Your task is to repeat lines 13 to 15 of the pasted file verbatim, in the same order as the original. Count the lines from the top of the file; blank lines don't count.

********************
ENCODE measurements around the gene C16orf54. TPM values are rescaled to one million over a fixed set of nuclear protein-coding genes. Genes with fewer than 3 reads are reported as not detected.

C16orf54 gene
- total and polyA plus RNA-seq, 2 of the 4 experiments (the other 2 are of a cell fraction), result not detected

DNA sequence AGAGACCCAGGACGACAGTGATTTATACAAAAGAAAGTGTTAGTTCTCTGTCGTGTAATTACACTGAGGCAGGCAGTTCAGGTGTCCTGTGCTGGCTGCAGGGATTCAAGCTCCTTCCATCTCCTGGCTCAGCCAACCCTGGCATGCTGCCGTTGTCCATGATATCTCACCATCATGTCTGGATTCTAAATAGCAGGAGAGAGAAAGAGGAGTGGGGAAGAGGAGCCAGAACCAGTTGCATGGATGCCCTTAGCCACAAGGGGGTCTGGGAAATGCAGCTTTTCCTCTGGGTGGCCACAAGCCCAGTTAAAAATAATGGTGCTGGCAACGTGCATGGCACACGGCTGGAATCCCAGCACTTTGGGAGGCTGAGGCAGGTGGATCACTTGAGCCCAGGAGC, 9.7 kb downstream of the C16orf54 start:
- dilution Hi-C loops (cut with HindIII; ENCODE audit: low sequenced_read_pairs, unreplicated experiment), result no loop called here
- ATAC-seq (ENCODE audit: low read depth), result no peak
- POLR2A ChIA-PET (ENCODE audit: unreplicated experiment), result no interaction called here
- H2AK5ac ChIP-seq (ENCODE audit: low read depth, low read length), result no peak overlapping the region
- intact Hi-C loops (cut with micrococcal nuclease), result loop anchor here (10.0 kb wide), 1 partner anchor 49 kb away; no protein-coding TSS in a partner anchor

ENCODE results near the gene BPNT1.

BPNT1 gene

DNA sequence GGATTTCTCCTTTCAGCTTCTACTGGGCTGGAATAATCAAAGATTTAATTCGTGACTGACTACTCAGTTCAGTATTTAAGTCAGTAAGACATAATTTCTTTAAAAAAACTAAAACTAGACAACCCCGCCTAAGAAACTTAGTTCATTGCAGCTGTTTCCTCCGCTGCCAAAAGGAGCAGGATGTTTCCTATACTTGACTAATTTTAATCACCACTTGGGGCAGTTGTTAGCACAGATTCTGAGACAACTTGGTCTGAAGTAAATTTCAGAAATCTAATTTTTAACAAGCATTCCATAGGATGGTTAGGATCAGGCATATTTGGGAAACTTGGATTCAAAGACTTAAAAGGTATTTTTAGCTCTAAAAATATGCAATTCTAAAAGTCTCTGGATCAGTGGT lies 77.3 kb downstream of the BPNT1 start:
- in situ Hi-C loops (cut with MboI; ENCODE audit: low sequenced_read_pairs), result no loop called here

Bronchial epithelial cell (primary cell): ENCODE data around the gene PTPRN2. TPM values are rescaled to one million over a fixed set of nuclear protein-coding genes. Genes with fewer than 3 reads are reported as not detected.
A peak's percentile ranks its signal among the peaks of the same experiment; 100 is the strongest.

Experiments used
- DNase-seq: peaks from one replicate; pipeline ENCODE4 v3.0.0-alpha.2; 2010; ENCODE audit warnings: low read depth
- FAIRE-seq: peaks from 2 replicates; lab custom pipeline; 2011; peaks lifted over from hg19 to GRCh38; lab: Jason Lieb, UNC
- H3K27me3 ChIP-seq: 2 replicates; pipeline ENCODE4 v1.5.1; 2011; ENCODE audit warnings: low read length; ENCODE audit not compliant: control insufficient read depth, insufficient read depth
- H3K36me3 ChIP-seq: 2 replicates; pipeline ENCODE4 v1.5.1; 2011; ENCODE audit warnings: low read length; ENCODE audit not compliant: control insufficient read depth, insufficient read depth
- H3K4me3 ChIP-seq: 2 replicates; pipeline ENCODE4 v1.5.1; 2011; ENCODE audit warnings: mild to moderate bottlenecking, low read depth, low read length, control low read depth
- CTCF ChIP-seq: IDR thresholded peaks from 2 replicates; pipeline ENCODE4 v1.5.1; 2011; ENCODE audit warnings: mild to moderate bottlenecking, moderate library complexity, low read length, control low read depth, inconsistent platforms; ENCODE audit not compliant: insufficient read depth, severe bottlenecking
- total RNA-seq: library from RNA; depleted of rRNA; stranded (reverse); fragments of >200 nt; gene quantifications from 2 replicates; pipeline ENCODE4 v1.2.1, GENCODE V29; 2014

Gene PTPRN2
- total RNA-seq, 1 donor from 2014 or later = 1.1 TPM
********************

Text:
- in situ Hi-C loops (cut with MboI; ENCODE audit: low sequenced_read_pairs), result no loop called here

Bronchial epithelial cell (primary cell): ENCODE data around the gene PTPRN2. TPM values are rescaled to one million over a fixed set of nuclear protein-coding genes. Genes with fewer than 3 reads are reported as not detected.
A peak's percentile ranks its signal among the peaks of the same experiment; 100 is the strongest.